In a county where Democrats outnumber Republicans by nearly three-to-one, voters made it known Tuesday that they lean sharply to the red state side of the ballot box.

In addition to giving Republican presidential hopeful Mitt Romney 65 percent of the vote (one percentage point better than John McCain did four years ago), Franklin County voters split nearly exactly evenly between incumbent U.S. Senator Bill Nelson, the eventual victor, and his Republican challenger Connie Mack, with both getting 48.7 percent of the vote. Just one vote separated their total among Franklin County voters, with Nelson taking 2,616 and Mack 2,615.

In Congressional District 2, incumbent Republican Steve Southerland (Panama City) won nearly 59 percent support among county voters, more than five percentage points than he did overall, as he fended off a stiff challenge from Democrat Al Lawson (Tallahassee).

In the race for County Commission District 1, which encompasses Eastpoint and St. George Island, incumbent Pinki Jackel, 54, who four years ago became the first Republican in modern times to win a county commission seat, easily outdistanced her Democratic challenger Tony Shiver, 52, to secure a second term.

In District 5, which includes portions of Eastpoint east into Carrabelle, Democrat William Massey, 53, swamped by a better than three-to-one margin his opponent, Hank Garrett, 48, who ran without party affiliation.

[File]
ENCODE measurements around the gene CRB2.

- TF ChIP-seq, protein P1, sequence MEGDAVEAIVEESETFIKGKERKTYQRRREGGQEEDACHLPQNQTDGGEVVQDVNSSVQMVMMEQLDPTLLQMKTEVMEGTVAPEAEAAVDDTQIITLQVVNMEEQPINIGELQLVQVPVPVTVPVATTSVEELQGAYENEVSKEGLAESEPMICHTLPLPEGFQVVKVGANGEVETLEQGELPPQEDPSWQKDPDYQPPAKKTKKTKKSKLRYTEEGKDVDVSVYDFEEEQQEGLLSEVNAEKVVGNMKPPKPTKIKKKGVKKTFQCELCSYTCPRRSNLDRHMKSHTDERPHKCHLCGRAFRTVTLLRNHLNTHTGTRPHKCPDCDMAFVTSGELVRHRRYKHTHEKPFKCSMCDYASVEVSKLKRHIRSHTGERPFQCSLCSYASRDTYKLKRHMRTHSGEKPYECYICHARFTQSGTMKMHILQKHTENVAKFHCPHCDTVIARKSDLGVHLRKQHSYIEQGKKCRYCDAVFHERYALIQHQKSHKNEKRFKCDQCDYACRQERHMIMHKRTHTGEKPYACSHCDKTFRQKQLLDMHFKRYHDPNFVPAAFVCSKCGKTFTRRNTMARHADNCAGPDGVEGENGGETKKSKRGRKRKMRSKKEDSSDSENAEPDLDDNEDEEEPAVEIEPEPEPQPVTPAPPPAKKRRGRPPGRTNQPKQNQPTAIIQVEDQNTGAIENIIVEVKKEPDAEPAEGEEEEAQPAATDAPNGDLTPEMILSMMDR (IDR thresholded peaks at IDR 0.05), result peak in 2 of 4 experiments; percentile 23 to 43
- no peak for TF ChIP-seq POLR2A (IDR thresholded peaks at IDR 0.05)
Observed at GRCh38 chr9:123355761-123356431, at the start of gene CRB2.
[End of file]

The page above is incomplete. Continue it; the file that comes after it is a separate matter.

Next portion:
In the contest to fill the Florida House District 7 seat, vacated by Democrat Leonard Bembry, Tallahassee nurseryman Halsey Beshears, the Republican candidate, won the same percentage of county voters, about 60 percent, as he did throughout the sprawling district to top Liberty County Clerk of Court Robert Hill, the Democrat.

In Florida Senate District 3, incumbent Democrat Bill Montford secured 60 percent of support among county voters, about 12 percentage points lower than his overall total, as he was victorious over Republican John Shaw.

In the race for state attorney in the 2nd Judicial Circuit, Republican challenger Pete Williams secured 57 percent support among county voters, eight percentage points better than he did overall, but it wasn’t enough to eke out a win against incumbent Democrat Willie Meggs, who was returned to office with 51 percent of the vote.

In the non-partisan race for circuit judge of the 2nd Judicial Circuit, Barbara Hobbs secured about 52 percent support among county voters, and went on to a win over incumbent Josefina Tamayo.